I belong to several message - interest groups and I am used to hearing people 
give their opinions in a bombastic manner. So its no
big deal to see that happening here. But if this discussion is to have any real 
value it will be to share our perspectives with
others and learn something about points of view's entirely different than our 
own, which requires some tolerance and mutual respect.


My view and experience is that it definitely helps to get the TW involved early 
on, but it?s a waste of time for them to sit all the
way through each meeting, and for the entire duration of each meeting.

Marketing requirements documents and engineering specification documents, if 
they are adequately written will help the TW formulate
the user documentation at a fairly early stage, but the bulk of the 
documentation effort comes towards the end of the development
cycle. And ideally the writer of the user guide if that is they type of 
documentation we are discussing now, should be a
knowledgeable user with some fresh insights into the learning curve the novice 
user will face, and some empathy for that new user.

Ignoring the need for documentation, putting it off until the last moment is a 
formula for poor quality documentation.

- In my humble opinion.

Have a great work week!

Leslie


-----Original Message-----
From: framers-bounces+lhs_emf=pacbell.net at lists.frameusers.com 
[mailto:framers-bounces+lhs_emf=pacbell....@lists.frameusers.com] On
Behalf Of Technical Writer
Sent: Sunday, October 28, 2007 5:47 PM
To: bhechter at objectives.ca; framers at lists.frameusers.com
Subject: RE: radical revamping of techpubs


Well, a difference of opinion is what makes a horse race. Iterative software 
methods do not require iterative documentation methods;
in most cases, documentation before the last iteration is considered both 
wasteful and useless. While I have a great deal of respect
for Steve McConnell, proposing early draft user guides as a replacement for 
requirement specs is a bit off the road. 

If you develop software, and intend to use early draft user guides instead of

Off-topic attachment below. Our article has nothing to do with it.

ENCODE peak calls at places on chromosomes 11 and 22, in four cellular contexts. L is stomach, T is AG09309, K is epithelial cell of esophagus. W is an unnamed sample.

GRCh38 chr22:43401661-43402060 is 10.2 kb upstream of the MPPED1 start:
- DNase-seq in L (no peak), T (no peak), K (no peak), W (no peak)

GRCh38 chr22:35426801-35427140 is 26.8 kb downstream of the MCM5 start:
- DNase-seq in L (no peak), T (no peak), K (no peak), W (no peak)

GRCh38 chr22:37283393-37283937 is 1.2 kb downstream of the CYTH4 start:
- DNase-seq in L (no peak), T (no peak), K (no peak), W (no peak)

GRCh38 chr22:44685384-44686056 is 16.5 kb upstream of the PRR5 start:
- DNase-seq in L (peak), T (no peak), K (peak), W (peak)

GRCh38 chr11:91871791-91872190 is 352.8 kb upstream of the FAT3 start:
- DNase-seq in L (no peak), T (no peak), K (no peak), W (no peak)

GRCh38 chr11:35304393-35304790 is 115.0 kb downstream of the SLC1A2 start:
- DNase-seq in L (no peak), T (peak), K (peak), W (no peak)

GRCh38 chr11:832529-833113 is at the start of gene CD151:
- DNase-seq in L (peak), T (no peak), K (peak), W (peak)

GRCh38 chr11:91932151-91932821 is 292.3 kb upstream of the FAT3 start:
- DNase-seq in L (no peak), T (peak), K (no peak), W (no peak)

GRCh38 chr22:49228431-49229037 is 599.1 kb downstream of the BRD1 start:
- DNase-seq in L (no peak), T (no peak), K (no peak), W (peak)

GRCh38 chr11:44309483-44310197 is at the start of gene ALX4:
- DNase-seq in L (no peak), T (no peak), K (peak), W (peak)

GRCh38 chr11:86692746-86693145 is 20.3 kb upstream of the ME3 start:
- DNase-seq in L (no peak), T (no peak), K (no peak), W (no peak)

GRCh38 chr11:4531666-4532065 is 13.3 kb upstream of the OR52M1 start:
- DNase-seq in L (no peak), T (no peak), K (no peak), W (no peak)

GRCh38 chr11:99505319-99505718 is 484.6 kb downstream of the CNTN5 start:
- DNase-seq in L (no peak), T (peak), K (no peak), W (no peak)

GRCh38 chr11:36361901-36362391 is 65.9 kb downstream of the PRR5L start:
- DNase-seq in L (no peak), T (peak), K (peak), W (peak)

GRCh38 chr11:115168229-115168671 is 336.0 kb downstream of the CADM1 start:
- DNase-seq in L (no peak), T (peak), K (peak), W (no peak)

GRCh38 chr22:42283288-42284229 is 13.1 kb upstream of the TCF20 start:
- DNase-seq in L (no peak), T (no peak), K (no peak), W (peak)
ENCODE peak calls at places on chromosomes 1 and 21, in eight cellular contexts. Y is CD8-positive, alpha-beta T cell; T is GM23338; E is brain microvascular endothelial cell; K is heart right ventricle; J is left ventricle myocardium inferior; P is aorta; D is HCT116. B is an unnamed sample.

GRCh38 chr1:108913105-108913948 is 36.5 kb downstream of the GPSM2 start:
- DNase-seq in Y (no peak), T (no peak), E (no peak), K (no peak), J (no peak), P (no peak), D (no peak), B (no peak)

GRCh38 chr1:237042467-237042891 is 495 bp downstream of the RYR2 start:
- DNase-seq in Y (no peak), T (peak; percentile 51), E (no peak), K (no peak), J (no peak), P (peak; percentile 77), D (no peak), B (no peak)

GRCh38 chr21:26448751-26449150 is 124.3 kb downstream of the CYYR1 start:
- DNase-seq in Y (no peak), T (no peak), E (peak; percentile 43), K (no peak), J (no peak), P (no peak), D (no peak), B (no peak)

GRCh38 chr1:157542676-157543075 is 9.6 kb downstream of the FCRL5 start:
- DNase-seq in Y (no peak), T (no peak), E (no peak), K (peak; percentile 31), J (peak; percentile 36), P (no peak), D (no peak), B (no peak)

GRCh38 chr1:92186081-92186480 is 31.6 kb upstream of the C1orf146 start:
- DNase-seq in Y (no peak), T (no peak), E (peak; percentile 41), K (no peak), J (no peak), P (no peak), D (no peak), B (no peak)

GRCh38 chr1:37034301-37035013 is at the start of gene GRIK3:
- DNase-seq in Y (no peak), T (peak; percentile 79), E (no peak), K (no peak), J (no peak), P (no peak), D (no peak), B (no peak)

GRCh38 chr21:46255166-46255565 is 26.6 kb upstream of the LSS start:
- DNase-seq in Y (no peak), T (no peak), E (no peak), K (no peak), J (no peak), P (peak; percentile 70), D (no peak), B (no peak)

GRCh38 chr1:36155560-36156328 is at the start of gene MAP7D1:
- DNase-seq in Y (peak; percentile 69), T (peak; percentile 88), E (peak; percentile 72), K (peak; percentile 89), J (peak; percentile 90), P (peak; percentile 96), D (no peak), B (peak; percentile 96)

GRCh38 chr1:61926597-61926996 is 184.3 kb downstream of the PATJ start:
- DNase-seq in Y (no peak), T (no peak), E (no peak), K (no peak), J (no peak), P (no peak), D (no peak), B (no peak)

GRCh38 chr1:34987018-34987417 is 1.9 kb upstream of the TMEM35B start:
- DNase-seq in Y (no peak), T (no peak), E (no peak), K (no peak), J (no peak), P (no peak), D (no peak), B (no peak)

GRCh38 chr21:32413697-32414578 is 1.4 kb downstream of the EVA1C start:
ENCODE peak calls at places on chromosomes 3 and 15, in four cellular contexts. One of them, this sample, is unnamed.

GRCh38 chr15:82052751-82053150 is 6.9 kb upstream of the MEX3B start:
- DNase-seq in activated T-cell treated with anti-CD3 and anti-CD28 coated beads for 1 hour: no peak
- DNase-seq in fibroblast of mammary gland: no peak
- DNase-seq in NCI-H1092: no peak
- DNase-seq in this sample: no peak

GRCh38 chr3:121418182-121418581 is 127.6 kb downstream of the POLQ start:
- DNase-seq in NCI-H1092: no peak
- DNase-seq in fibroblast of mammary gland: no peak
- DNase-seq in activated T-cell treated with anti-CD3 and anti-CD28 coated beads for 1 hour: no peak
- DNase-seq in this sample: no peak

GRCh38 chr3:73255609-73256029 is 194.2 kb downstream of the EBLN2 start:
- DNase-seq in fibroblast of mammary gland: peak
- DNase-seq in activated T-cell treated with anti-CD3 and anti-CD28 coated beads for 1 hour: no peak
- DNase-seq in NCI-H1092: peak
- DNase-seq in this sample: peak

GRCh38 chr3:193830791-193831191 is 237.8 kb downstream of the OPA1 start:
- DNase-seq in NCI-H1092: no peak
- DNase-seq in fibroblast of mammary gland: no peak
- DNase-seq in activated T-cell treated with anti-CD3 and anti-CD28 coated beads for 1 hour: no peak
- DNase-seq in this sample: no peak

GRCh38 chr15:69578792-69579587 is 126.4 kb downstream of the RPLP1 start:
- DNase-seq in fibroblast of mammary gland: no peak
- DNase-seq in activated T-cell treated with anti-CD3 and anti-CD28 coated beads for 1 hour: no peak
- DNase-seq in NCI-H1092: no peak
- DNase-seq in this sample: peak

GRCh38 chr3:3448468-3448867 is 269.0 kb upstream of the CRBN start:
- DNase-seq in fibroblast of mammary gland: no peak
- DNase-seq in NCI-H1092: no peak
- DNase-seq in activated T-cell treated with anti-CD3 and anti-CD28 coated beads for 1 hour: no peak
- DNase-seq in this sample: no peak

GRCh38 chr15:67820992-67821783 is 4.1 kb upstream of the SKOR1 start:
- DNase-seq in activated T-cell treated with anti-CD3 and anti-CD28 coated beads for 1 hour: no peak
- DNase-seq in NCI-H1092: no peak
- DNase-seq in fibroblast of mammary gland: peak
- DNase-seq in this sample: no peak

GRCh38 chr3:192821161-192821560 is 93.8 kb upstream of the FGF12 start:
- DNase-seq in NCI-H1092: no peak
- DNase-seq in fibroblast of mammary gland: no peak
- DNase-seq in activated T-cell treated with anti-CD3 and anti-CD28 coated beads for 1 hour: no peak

requirements, you are going to be greeting the folks
at Wal-Mart rather than trying to pull back a contract or two from Bangalore. 
The statement is at odds with most developers' (and
most business analysts') understanding of "requirements." Putting an occasional 
"agile" into a sentence doesn't make the process any
more reasonable. 

I didn't invent the idea of ignoring documentation until the final product is 
ready (or almost ready) to ship. Far more intelligent,
competent, and capable people than me have decided that "involving TWs from the 
early stages of development" is only useful when the
end product is carved in stone before the first line of code is written. That, 
for better of worse, is rarely the case.

Lastly, given that about a third of all software projects, agile or otherwise, 
fail so badly they are abandoned, if you ignore
documentation completely, you have a one in three chance of coming out ahead 
when the project flops because you have at least saved
the cost of documentation.
http://www.tekwrytrs.com/Specializing in the Design, Development, and 
Production of:Technical Documentation - Online Content -
Enterprise Websites


Date: Sun, 28 Oct 2007 12:21:17 -0700From: bhechter at yahoo.comSubject: re: 
radical revamping of techpubsTo: tekwrytr at hotmail.comCC:
framers at lists.frameusers.comSorry, but I find the thread both:a) Off-topicb) 
Misleading. Iterative sofware methods require iterative
documentation methods, but by no means do they eliminate the parallel need for 
early draft user manuals. In fact, Steve McConnell
(Code Complete) proposes early draft user guides as an agile replacement for 
requirements specs.Ben> Because the application itself
is built in an iterative process, rather than > being carved in stone, reacting 
to feedback from the client, documentation > before
the last minute is pointless.  The reason should be obvious; the > application 
being documented in the early stages bears little
resemblance > to the application delivered. Ben Hechter Vancouver BC bhechter 
at yahoo.com
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